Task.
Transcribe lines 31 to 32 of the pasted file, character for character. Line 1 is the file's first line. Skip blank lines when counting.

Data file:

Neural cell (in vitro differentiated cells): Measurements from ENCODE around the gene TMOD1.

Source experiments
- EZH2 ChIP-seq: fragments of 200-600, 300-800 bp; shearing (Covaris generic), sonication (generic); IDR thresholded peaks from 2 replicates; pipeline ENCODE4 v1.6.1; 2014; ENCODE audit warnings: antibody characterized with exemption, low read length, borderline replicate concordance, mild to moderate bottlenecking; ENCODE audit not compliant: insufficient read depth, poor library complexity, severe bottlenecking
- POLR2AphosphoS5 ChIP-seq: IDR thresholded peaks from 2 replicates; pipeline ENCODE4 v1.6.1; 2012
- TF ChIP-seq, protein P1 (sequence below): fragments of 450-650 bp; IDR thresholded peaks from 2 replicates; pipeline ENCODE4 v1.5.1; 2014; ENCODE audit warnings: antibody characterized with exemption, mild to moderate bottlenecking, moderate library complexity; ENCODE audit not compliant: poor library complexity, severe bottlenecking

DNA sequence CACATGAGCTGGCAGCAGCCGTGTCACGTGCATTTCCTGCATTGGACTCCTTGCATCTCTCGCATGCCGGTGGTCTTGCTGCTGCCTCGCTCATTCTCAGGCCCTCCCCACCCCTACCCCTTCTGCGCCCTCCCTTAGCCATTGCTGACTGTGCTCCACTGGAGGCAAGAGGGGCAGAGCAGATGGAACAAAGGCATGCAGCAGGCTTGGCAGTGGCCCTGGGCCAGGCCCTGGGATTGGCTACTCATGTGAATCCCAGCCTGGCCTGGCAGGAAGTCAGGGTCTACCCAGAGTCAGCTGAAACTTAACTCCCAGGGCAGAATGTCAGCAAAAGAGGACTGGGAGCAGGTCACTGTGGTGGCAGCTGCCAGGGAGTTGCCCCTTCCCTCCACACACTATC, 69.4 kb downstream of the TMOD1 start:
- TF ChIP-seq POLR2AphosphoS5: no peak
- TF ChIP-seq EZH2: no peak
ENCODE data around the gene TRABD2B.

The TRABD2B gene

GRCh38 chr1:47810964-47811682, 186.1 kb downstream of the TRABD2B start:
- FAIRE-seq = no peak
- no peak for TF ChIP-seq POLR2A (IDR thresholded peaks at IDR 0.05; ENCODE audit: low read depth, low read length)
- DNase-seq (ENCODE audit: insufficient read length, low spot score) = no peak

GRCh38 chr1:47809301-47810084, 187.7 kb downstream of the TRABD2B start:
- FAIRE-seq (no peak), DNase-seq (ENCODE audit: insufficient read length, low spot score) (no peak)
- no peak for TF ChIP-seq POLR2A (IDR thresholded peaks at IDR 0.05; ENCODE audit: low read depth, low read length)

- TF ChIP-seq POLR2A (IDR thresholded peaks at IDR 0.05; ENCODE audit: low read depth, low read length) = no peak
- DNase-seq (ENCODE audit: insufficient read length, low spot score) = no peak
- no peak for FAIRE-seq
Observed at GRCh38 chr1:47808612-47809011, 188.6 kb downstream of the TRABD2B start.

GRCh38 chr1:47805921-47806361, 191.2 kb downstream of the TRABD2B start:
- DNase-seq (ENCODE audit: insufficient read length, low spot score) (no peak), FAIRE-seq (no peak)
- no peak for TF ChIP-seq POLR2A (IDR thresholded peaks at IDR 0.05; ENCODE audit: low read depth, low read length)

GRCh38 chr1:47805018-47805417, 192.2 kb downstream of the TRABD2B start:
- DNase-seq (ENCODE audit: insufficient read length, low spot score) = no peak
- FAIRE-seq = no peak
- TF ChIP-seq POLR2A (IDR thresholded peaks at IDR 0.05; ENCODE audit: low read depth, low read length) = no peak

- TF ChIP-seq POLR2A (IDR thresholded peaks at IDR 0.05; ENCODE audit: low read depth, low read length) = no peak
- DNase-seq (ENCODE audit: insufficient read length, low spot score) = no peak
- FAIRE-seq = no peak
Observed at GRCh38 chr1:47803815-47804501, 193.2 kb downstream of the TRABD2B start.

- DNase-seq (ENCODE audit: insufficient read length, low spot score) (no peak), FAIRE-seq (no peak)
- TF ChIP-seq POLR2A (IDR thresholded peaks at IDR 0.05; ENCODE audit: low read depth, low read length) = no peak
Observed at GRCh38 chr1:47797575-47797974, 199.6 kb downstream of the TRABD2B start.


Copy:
- FAIRE-seq = no peak
Observed at GRCh38 chr1:47803815-47804501, 193.2 kb downstream of the TRABD2B start.